Fleeing his debtors, 21-year-old Samuel Taylor Coleridge enlists in the Light Dragoons, an English cavalry unit, on this day in 1793.
Coleridge had fallen into dissolution and debt when he started college at Cambridge in 1791. Coleridge quickly regretted his impulsive move to join the force, and with the help of his brothers he was able to extract himself from the military and return to Cambridge, where he befriended poet Robert Southey. The two launched an ambitious plan to establish a democratic utopia in Pennsylvania. To further the plan, Coleridge married a woman he did not love, the sister of Southey’s fiancée. When Southey abandoned the plan, Coleridge remained in the ultimately unhappy marriage.
In 1795, Coleridge met the poet William Wordsworth. The two became close friends and collaborators. Wordsworth and his sister Dorothy moved near Coleridge in 1797, and the following year Wordsworth and Coleridge published Lyrical Ballads, which established the Romantic school of poetry. It included Coleridge’s famous poem The Rime of the Ancient Mariner.
Coleridge’s life began unraveling at the turn of the century. He became estranged from his wife and fell in love with Sara Hutchinson, whose sister married Wordsworth three years later. Meanwhile, he began taking large doses of opium to control his rheumatism and other problems. He became an addict, and his creative output waned. In 1810, he broke with Wordsworth, and the two were not reconciled for nearly 20 years.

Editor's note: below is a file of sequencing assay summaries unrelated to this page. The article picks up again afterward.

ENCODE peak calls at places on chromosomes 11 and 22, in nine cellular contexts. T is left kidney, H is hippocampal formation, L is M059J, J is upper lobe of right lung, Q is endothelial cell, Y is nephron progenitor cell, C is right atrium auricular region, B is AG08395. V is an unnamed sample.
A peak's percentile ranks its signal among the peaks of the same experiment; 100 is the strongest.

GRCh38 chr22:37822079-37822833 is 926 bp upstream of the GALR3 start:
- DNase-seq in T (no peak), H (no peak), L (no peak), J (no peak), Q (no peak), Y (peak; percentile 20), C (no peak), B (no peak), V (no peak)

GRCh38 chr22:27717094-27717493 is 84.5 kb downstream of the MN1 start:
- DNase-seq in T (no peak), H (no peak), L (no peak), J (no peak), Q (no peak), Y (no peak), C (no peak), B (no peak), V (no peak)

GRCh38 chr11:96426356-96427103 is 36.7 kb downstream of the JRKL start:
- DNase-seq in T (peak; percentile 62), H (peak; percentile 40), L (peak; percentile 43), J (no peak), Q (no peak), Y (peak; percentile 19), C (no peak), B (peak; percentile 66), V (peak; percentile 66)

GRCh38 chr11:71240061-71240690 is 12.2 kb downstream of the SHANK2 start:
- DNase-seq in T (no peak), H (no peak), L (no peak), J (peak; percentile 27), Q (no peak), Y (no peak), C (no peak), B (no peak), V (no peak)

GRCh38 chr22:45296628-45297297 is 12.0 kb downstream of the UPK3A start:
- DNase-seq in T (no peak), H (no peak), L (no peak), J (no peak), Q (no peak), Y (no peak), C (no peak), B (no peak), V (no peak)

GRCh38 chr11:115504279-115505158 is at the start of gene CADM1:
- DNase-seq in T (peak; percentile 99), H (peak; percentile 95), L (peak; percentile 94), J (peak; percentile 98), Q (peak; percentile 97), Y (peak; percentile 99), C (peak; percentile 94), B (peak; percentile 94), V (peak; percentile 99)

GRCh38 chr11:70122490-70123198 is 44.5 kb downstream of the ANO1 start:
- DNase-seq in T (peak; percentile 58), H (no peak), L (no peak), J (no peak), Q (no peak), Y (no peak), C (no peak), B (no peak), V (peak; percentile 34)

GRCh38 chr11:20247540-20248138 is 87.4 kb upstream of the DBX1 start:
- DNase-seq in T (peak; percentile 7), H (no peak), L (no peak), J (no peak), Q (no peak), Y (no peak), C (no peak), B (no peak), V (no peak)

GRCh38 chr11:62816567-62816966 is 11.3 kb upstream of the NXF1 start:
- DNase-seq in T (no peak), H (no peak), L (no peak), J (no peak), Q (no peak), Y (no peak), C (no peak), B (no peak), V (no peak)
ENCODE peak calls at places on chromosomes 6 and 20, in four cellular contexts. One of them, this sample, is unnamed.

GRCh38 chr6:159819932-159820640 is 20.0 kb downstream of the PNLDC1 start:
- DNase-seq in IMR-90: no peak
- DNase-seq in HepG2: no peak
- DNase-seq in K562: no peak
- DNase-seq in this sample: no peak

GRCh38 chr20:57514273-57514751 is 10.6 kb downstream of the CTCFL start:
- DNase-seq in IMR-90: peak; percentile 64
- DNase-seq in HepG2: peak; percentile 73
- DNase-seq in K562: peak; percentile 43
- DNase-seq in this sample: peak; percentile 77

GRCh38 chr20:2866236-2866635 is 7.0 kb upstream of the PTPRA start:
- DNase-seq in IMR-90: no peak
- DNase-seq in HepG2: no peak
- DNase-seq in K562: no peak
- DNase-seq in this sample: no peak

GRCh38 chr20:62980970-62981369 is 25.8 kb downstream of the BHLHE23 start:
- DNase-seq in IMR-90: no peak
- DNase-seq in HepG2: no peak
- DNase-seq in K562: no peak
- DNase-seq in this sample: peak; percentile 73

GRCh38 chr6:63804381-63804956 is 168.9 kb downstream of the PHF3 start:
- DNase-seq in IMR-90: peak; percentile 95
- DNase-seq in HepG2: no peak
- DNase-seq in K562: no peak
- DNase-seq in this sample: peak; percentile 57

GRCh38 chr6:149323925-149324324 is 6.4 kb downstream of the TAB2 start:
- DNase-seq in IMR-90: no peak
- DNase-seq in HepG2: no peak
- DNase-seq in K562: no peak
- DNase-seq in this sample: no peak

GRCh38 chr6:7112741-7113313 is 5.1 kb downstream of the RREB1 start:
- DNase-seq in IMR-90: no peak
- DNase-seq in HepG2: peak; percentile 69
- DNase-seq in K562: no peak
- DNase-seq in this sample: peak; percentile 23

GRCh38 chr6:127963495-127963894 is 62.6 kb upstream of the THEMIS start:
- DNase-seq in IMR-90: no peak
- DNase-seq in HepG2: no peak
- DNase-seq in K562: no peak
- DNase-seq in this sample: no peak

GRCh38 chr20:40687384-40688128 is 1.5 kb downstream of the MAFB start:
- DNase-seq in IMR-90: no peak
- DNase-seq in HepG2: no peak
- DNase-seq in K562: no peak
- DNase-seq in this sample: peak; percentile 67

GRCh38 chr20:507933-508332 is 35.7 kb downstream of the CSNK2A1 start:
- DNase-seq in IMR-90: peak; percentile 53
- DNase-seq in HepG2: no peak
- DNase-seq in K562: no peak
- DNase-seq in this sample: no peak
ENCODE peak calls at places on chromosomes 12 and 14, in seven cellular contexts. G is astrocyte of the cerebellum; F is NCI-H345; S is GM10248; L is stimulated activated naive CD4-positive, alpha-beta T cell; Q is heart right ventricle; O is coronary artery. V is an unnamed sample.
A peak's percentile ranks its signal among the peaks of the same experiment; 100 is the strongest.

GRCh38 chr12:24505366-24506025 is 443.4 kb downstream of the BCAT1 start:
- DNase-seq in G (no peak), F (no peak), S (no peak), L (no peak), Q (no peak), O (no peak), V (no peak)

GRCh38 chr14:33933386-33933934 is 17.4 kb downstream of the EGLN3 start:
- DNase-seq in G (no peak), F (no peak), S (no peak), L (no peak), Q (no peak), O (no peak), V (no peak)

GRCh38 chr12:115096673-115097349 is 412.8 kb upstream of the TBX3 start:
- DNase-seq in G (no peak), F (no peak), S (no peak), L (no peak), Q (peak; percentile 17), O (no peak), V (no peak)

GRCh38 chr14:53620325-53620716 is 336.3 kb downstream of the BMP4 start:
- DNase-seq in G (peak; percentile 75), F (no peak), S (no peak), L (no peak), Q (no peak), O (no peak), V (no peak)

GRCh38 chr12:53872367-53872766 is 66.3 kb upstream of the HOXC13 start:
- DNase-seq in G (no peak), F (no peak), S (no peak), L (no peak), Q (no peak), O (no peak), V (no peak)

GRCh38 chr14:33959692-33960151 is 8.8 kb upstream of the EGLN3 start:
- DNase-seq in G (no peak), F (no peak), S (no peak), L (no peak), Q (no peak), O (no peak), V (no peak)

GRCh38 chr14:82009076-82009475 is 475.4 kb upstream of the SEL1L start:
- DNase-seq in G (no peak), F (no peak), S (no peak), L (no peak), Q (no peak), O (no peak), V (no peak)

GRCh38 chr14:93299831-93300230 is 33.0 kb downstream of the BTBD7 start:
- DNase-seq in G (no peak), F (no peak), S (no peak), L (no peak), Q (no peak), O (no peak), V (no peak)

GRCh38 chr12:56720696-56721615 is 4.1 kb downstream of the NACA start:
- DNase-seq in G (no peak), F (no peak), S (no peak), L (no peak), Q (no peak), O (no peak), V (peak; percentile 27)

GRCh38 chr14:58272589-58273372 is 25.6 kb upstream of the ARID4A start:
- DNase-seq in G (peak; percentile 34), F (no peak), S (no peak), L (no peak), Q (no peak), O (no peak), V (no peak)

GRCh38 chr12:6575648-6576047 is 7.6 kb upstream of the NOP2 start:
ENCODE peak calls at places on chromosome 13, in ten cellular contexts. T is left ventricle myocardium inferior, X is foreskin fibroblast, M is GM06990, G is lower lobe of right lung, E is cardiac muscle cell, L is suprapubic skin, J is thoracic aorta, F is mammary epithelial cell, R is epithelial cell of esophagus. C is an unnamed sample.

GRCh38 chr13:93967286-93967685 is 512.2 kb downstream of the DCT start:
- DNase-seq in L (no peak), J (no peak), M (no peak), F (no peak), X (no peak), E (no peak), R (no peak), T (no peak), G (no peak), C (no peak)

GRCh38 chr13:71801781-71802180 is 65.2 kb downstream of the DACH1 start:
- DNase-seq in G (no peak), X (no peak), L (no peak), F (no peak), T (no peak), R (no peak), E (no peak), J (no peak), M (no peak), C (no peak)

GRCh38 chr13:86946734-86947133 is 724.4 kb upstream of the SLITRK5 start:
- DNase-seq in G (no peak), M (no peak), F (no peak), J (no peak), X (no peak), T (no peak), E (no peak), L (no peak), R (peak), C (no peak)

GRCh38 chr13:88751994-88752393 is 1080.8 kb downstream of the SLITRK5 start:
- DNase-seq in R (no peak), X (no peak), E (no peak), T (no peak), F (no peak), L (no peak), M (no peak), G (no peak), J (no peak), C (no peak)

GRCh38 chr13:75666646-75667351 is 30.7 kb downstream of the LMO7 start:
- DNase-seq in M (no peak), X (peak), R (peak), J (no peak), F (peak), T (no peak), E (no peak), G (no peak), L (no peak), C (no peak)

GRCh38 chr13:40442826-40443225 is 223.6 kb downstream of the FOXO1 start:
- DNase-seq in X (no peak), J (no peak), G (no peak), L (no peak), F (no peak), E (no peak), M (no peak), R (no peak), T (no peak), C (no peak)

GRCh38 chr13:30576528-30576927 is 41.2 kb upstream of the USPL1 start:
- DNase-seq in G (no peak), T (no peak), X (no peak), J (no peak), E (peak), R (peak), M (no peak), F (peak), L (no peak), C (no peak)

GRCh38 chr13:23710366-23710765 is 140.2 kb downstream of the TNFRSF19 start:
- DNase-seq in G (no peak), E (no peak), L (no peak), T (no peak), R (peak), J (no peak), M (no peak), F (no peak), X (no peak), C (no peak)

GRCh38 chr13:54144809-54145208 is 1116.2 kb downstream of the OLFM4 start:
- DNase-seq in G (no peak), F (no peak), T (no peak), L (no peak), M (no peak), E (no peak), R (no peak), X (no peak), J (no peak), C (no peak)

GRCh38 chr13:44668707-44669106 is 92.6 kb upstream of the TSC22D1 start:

Starting in 1808, Coleridge supported himself for a decade with a successful lecture series on literature. Meanwhile, he single-handedly wrote, edited, and distributed his own periodical, The Friend, for about a year. In 1813, his tragedy, Remorse, was well-received. With the help of dedicated friends, Coleridge began to cut back on his opium use. In 1816, he published the fragmentary poem Kubla Kahn, written under the influence of opium some two decades earlier. In 1817, he published a significant work of criticism, Biographa Literaria, and in 1828 was reconciled with Wordsworth. Coleridge died in 1834.